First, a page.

Fr. René Butler MS - Birth of John the Baptist -...
Called from Birth(Birth of John the Baptist: Isaiah 49:1-6; Acts 13:22-26: Luke 1: 57-77, 80)Elizabeth’s neighbors and relatives wondered what her child would be. Now we know his story. His role was to go before the Lord to prepare his ways. He was well aware of... Czytaj więcej
Fr. René Butler MS - Eleventh Sunday in Ordinary...
God’s Work(Eleventh Sunday in Ordinary Time: Ezekiel 17:22-24; 2 Corinthians 5:6-10; Mark 4:26-34)A farmer’s wife once told me that the only legalized form of gambling in her state was farming. Jesus, on the other hand, presents farming as an act of faith.... Czytaj więcej
Decisions of the General Chapter 2018
Rome, May 20, 2018 Feast of Pentecost Dear Confreres, It is with much joy that I present to you the text of the decisions elaborated and approved by the General Chapter 2018, which was held in the city of Las Termas del Rio Hondo (Santiago del Estero,... Czytaj więcej
Fr. René Butler MS - Tenth Sunday in Ordinary...
Brother, Sister, Mother(Tenth Sunday in Ordinary Time: Genesis 3:9-15; 2 Corinthians 4:13—15:1; Mark 3:20-35)We have a strange Gospel today. Jesus’ relatives thought he was out of his mind. The Scribes said he was possessed. Jesus responded with a... Czytaj więcej
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Fr. René Butler MS - Tenth Sunday in Ordinary Time - Brother, Sister, Mother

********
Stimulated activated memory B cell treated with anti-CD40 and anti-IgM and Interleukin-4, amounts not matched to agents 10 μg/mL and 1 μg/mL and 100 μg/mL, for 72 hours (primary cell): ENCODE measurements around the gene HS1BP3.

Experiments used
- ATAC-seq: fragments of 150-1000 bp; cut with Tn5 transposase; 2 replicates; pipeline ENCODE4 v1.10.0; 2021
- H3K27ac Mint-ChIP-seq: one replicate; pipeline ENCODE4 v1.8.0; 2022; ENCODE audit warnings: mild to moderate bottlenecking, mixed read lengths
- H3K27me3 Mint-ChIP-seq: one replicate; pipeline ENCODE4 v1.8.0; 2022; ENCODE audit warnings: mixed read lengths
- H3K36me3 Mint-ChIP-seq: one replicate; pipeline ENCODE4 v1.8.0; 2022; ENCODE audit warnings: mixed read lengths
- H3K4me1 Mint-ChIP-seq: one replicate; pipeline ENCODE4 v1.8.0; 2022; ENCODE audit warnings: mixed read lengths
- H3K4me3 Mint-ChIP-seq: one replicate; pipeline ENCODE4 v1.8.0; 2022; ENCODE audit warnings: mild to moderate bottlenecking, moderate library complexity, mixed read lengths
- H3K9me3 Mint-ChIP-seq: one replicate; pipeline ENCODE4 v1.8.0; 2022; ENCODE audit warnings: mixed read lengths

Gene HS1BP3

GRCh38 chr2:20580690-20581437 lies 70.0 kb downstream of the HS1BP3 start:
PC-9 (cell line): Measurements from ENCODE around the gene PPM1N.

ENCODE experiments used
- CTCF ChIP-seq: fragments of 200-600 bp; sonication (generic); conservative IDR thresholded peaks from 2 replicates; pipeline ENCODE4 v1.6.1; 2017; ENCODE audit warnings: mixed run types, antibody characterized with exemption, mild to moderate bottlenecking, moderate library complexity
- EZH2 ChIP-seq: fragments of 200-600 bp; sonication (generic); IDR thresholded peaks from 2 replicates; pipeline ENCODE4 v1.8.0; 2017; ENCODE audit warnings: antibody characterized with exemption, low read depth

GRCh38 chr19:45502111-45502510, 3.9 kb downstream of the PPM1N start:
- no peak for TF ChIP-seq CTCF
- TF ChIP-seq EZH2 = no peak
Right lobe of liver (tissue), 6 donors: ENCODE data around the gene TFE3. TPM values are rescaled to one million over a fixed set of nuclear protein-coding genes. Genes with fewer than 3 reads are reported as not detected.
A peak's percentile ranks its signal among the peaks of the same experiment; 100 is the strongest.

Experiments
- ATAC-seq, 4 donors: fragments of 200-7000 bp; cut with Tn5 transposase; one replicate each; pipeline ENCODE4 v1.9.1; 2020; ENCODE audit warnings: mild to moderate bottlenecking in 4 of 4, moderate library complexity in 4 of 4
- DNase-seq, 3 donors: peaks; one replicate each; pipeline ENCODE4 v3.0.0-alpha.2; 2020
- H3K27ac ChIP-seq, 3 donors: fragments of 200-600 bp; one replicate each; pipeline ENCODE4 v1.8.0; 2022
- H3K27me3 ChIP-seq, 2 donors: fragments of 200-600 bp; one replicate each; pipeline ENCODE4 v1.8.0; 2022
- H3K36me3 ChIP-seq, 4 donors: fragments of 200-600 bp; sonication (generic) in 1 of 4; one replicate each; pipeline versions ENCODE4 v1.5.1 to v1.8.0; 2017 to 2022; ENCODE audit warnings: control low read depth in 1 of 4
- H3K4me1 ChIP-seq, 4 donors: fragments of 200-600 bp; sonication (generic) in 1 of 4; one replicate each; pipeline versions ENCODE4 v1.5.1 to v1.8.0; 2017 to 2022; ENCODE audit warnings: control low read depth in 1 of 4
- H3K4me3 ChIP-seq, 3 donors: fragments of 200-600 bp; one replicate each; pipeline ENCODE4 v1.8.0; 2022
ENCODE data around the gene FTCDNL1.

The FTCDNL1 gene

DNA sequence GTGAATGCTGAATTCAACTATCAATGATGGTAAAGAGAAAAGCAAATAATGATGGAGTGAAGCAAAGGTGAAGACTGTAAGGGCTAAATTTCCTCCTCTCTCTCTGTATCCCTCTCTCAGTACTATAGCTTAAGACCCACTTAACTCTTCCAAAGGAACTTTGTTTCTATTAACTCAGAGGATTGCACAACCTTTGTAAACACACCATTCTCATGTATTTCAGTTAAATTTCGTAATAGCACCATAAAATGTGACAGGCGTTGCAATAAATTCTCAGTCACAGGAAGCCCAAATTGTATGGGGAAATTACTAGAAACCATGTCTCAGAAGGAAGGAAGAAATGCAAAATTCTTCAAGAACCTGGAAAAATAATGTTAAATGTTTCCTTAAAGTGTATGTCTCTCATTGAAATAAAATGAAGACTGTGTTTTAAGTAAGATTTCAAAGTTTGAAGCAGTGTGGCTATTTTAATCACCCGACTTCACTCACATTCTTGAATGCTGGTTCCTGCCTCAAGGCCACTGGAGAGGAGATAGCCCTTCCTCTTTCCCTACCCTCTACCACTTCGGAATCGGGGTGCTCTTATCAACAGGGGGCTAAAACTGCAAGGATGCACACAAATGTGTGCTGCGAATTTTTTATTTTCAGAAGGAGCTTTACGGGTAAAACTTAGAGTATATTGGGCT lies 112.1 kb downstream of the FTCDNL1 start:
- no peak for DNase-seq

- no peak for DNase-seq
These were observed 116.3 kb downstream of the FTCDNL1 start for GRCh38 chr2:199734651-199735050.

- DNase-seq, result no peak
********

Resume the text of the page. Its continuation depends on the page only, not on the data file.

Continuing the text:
Brother, Sister, Mother
(Tenth Sunday in Ordinary Time: Genesis 3:9-15; 2 Corinthians 4:13—15:1; Mark 3:20-35)
We have a strange Gospel today. Jesus’ relatives thought he was out of his mind. The Scribes said he was possessed. Jesus responded with a mysterious saying about blasphemy against the Holy Spirit. Then his relatives showed up to ‘seize’ him—accompanied by his mother!
This is the context in which Jesus utters a seemingly dismissive saying about his mother: “Who are my mother and my brothers?”
The answer actually echoes Luke’s account of the Annunciation, where Mary says, “Behold, I am the handmaid of the Lord. May it be done to me according to your word.” Whoever does the will of God is Jesus’ brother, sister, mother. This is high praise.
Our reading from Genesis also dovetails with this idea. As early as 100 A.D., Church authors began to compare Eve and Mary, noting the fruits of the disobedience of the one and the obedience of the other. As Jesus was the new Adam, they saw Mary as the new Eve. This parallels Romans 5:12-19, where St. Paul contrasts Adam and Jesus.
When Mary at La Salette calls her people to submit, she is inviting us to be like her. It was through her humble submission that she received the privilege of being the mother of the Savior. Can we not humble ourselves before the Lord, trusting in his grace and favor? Can we not accept the sufferings we experience in our ‘earthly dwelling, a tent’ while hoping for ‘a building from God, a dwelling not made with hands, eternal in heaven’?
But there is more here than the matter of submission and acceptance. Jesus calls ‘brother, sister, and mother’ those who do the will of God who is his Father, “from whom every family in heaven and on earth is named,” as St. Paul writes in Ephesians 3:15.
God seeks a relationship with us. The Beautiful Lady weeps because her people have not responded, have not recognized and desired the wonder of intimacy with God.
Mystics and saints may have found the words to express this experience, but it is accessible to all those who do the will of God. We have Jesus’ word for that.

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